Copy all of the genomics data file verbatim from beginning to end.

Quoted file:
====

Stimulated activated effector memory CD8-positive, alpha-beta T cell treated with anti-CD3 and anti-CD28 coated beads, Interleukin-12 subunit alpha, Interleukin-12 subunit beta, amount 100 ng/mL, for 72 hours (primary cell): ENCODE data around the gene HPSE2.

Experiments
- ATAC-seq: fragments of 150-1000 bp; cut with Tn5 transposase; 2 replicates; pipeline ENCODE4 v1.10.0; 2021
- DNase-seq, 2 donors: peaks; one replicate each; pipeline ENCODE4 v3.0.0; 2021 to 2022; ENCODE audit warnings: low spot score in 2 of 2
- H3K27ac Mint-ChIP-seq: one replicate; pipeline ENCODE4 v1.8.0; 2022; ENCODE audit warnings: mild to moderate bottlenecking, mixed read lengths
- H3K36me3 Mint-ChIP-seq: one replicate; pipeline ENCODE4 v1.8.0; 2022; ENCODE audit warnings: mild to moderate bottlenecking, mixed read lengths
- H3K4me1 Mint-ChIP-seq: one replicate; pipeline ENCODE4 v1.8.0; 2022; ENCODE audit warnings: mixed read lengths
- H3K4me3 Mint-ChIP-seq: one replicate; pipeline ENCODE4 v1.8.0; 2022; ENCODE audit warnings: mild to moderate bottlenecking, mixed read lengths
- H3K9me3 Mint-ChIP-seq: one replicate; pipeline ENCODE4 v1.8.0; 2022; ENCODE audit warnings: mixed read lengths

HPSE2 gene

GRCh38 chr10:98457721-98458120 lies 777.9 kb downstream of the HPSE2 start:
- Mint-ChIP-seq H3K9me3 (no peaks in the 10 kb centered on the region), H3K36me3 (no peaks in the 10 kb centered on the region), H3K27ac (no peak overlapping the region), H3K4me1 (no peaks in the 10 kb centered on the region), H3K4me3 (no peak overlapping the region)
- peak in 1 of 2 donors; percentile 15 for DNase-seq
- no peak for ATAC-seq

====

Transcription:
Stimulated activated effector memory CD8-positive, alpha-beta T cell treated with anti-CD3 and anti-CD28 coated beads, Interleukin-12 subunit alpha, Interleukin-12 subunit beta, amount 100 ng/mL, for 72 hours (primary cell): ENCODE data around the gene HPSE2.

Experiments
- ATAC-seq: fragments of 150-1000 bp; cut with Tn5 transposase; 2 replicates; pipeline ENCODE4 v1.10.0; 2021
- DNase-seq, 2 donors: peaks; one replicate each; pipeline ENCODE4 v3.0.0; 2021 to 2022; ENCODE audit warnings: low spot score in 2 of 2
- H3K27ac Mint-ChIP-seq: one replicate; pipeline ENCODE4 v1.8.0; 2022; ENCODE audit warnings: mild to moderate bottlenecking, mixed read lengths
- H3K36me3 Mint-ChIP-seq: one replicate; pipeline ENCODE4 v1.8.0; 2022; ENCODE audit warnings: mild to moderate bottlenecking, mixed read lengths
- H3K4me1 Mint-ChIP-seq: one replicate; pipeline ENCODE4 v1.8.0; 2022; ENCODE audit warnings: mixed read lengths
- H3K4me3 Mint-ChIP-seq: one replicate; pipeline ENCODE4 v1.8.0; 2022; ENCODE audit warnings: mild to moderate bottlenecking, mixed read lengths
- H3K9me3 Mint-ChIP-seq: one replicate; pipeline ENCODE4 v1.8.0; 2022; ENCODE audit warnings: mixed read lengths

HPSE2 gene

GRCh38 chr10:98457721-98458120 lies 777.9 kb downstream of the HPSE2 start:
- Mint-ChIP-seq H3K9me3 (no peaks in the 10 kb centered on the region), H3K36me3 (no peaks in the 10 kb centered on the region), H3K27ac (no peak overlapping the region), H3K4me1 (no peaks in the 10 kb centered on the region), H3K4me3 (no peak overlapping the region)
- peak in 1 of 2 donors; percentile 15 for DNase-seq
- no peak for ATAC-seq